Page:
The Arctic and its role in the climate change discourse

I spend most of my time thinking about clouds in the tropics and subtropics, but lately there's been a lot of mainstream coverage of the Arctic and how it relates to climate chage. I've posted about Arctic issues before, of course, but today I not only want to highlight a little of the coverage that I've noticed lately, but also warn you, gentle reader, that this is really just going to be one of myriad posts, articles, stories, and sundry coverage of the Arctic over the coming 2-3 years (and probably beyond). Why? Because of the "International Polar Year," which is a big enough deal to have its own domain: ipy.org. It is, as the name implies, an international effort to better understand the Earth system near the poles, from their web site:

IPY, organized through the International Council for Science (ICSU) and the World Meteorological Organization (WMO), is actually the fourth polar year, following those in 1882-3, 1932-3, and 1957-8. In order to have full and equal coverage of both the Arctic and the Antarctic, IPY 2007-8 covers two full annual cycles from March 2007 to March 2009 and will involve over 200 projects, with thousands of scientists from over 60 nations examining a wide range of physical, biological and social research topics. It is also an unprecedented opportunity to demonstrate, follow, and get involved with, cutting edge science in real-time.

Don't fool yourself either, this is not a group of environmental activists who are out trying prove something; this is a concentrated period of study of the Arctic and Antarctic by the people who do that work anyway. It should lead to some great collaborations and synthesis of datasets that haven't been able to be compared or incorporated in meaningful ways before.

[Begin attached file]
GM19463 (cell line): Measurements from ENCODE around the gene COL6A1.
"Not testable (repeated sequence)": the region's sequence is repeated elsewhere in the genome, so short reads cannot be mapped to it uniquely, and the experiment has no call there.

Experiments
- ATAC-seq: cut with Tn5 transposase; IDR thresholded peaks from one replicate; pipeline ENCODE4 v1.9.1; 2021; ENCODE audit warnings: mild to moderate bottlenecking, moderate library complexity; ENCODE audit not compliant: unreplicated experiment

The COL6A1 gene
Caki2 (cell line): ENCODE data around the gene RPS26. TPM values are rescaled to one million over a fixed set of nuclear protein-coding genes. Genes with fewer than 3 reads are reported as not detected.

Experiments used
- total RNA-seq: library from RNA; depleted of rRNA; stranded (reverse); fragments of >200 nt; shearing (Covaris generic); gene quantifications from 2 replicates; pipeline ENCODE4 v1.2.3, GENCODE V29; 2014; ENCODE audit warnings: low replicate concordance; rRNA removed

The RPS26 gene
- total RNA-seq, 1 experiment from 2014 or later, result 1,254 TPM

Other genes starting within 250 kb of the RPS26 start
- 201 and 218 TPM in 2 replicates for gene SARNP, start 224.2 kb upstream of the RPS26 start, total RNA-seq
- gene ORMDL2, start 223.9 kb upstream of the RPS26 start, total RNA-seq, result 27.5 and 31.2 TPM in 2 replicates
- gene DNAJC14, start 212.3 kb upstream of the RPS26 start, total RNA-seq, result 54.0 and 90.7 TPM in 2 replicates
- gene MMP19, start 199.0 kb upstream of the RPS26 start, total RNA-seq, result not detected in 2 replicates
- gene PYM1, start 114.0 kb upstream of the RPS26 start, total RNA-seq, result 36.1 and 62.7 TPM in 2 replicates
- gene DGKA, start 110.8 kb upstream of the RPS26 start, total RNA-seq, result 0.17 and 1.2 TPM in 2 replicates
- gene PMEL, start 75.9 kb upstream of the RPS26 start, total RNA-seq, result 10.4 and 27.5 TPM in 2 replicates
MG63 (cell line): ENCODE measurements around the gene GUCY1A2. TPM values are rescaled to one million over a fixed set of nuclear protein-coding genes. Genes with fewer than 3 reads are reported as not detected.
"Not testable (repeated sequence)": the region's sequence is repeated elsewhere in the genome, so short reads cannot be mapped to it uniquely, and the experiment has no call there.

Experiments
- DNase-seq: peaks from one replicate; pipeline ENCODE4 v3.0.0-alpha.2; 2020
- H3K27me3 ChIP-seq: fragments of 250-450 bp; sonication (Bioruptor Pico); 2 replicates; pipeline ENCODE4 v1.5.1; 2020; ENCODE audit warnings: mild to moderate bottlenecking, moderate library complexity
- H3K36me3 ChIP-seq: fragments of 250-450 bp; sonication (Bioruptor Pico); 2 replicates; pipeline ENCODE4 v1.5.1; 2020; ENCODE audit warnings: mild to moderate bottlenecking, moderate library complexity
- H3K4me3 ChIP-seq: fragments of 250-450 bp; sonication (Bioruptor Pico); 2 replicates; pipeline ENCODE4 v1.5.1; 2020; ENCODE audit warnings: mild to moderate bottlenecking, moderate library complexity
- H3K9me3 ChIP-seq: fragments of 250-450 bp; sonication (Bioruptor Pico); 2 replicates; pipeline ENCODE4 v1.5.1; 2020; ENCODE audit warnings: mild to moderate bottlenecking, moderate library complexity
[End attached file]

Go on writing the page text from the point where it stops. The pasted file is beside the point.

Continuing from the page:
So that is the future, what is going on now?

Well, just over the past few days I've read a few interesting tidbits about the Arctic, which people seem to enjoy discussing more than the Antarctic (but more on that later). One of the poster children for climate change awareness is the polar bear, which relies on big pieces of sea-ice floating around near other pieces of sea-ice. The bears hang out on the ice, get hungry, dive in after fish or seals, and come up onto more ice. Apparently they aren't so well adapted to feeding on land, plus there isn't as much food available on land for them. Anyway, a quick article from the BBC, which came to be via ClimateArk, reports on a study that suggests two-thirds (2/3) of the polar bear population will be gone by the middle of the century [LINK]. That's 30-50 years from now, if you're keeping score at home. Why are the bears going to disappear? Because the ice is going away. So what does that mean for a species that relies on ice rafts as hunting platforms? It means that the bears are going to starve and drown. That is a fact. There is already evidence that some populations of polar bears are losing weight, and it probably isn't in preparation for beach season (Regehr et al 2006, also Roberson 2005 (news), Obbard et al. 2006).

This leads directly into our topic number two: sea-ice. This is one of the reasons it's more interesting to talk about the Arctic than the Antarctic, actually. Think about the globe, and picture the poles; the south pole is covered by a landmass (Antarctica) which is actually pretty large, extending far from the pole before giving way to the Southern Ocean. The fact that it is land, combined with the fact that it is surrounded by a continuous ring of ocean, makes climate change near the pole more difficult to understand: the ice in the middle of Antarctica isn't melting. And the sea-ice is much more seasonal (for the most part, though don't forget the Larson B ice shelf!) than in the Arctic (we're painting with a broad brush here). The Arctic is just an ocean, really, which provides easy passage among North America, Europe, and Asia, you remember the Northwest Passage [news], except that it has historically been blocked up by sea-ice. Lately this isn't so true [news, Randy Boswell].